Not all Total Hip and Knee Arthroplasties Are the Same: What Are the Implications in Large Database Studies?

David E. DeMik, Christopher N. Carender, Natalie A. Glass, Timothy S. Brown, Jacob M. Elkins, Nicholas A. Bedard

Research output: Contribution to journalArticlepeer-review

3 Scopus citations


BACKGROUND: The use of claims databases for research after total hip and knee arthroplasty (THA, TKA) has increased exponentially. These studies rely on accurate coding, and inadvertent inclusion of patients with nonroutine indications may influence results. The purpose of this study was to evaluate the complexity of THA and TKA captured by CPT code and determine if complication rates vary based on the indication.

METHODS: The NSQIP database was queried using CPT codes 21730 and 27447 to identify patients undergoing THA and TKA from 2018 to 2019. The surgical indication was classified based on the ICD-10 diagnosis code as routine primary, complex primary, inflammatory, fracture, oncologic, revision, infection, or indeterminant. Patient factors and 30-day complications, readmission, reoperation, and wound complications were compared.

RESULTS: A total of 86,009 THA patients had 703 ICD-10 diagnosis codes and 91.4% were routine primary indications. Complication rates were: routine primary 7.4%, complex primary 11.3%, inflammatory 12.5%, fracture 23.9%, oncologic 32.4%, revision 26.9%, infection 38.7%, and indeterminant 10.3% (P < .0001). 137,500 TKA patients had 552 ICD-10 diagnosis codes and 96.1% were routine primary cases. Complication rates were: routine primary 5.9%, complex primary 8.0%, inflammatory 7.2%, fracture 38.9%, oncologic 32.7%, revision 13.3%, infection 37.7%, and indeterminant 9.6% (P < .0001). Routine primary arthroplasty had significantly lower rates of reoperation, readmission, and wound complications.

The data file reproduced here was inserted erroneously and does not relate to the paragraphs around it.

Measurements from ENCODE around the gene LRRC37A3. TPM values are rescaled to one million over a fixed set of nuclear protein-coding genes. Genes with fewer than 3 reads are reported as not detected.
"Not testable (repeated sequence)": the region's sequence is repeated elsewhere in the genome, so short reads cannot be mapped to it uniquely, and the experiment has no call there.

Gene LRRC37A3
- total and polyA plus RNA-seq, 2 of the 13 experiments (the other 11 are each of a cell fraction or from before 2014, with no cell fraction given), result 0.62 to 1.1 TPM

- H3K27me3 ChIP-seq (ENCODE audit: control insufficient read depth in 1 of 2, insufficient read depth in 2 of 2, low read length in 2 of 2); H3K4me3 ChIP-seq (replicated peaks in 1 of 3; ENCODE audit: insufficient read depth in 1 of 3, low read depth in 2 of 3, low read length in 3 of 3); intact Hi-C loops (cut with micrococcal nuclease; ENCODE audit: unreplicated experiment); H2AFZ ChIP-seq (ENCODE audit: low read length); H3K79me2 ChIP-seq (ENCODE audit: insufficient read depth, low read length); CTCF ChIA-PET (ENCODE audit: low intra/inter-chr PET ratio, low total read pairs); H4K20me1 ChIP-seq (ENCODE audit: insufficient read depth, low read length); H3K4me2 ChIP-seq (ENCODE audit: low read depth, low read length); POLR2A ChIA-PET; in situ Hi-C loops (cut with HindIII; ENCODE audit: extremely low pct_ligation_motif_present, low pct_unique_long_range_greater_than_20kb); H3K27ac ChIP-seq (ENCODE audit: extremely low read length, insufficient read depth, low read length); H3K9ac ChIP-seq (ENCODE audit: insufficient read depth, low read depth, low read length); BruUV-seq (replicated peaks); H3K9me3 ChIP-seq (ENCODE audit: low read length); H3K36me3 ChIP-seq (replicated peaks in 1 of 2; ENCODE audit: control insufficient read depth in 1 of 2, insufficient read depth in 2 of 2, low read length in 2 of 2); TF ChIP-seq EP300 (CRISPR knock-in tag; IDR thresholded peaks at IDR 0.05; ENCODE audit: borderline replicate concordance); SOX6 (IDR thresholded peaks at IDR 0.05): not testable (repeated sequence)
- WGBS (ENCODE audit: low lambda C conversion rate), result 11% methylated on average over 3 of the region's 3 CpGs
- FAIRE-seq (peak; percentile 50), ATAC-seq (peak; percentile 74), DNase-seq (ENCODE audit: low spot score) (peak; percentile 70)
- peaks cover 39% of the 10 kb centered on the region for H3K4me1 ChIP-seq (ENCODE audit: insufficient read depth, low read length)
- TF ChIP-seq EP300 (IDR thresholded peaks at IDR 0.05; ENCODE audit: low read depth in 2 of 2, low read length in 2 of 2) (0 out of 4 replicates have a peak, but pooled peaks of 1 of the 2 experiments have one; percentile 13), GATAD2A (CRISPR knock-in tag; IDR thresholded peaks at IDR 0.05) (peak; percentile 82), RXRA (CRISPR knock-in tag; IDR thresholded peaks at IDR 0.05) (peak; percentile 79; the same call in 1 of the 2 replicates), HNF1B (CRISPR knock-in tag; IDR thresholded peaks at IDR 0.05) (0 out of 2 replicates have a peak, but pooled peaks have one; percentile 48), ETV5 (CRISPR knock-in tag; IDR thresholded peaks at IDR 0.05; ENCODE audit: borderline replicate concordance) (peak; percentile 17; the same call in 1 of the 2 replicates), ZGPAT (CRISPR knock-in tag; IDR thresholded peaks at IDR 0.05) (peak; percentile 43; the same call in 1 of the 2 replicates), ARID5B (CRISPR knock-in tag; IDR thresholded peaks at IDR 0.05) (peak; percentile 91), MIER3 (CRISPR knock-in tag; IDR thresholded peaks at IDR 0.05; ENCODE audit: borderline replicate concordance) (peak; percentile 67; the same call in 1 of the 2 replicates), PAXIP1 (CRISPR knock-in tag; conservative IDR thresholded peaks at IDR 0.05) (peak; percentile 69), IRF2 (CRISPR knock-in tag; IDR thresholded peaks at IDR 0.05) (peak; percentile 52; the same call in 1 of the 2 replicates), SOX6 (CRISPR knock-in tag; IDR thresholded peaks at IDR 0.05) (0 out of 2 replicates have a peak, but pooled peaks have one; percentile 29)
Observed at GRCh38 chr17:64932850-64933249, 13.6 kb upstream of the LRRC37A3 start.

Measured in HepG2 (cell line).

CONCLUSION: Using CPT code alone captures 10% of THA and 4% of TKA patients with procedures for nonroutine primary indications. It is essential to recognize identification of patients simply by CPT code has the potential to inadvertently introduce bias, and surgeons should critically assess methods used to define the study populations.

Original languageEnglish (US)
Pages (from-to)1247-1252.e2
JournalJournal of Arthroplasty
Issue number7
StatePublished - Jul 2022


  • coding
  • complications
  • total hip arthroplasty
  • total knee arthroplasty
  • Arthroplasty, Replacement, Knee/adverse effects
  • Humans
  • Risk Factors
  • Reoperation/adverse effects
  • Arthroplasty, Replacement, Hip/adverse effects
  • Knee Joint
  • Postoperative Complications/epidemiology
  • Retrospective Studies
  • Databases, Factual

ASJC Scopus subject areas

  • Orthopedics and Sports Medicine


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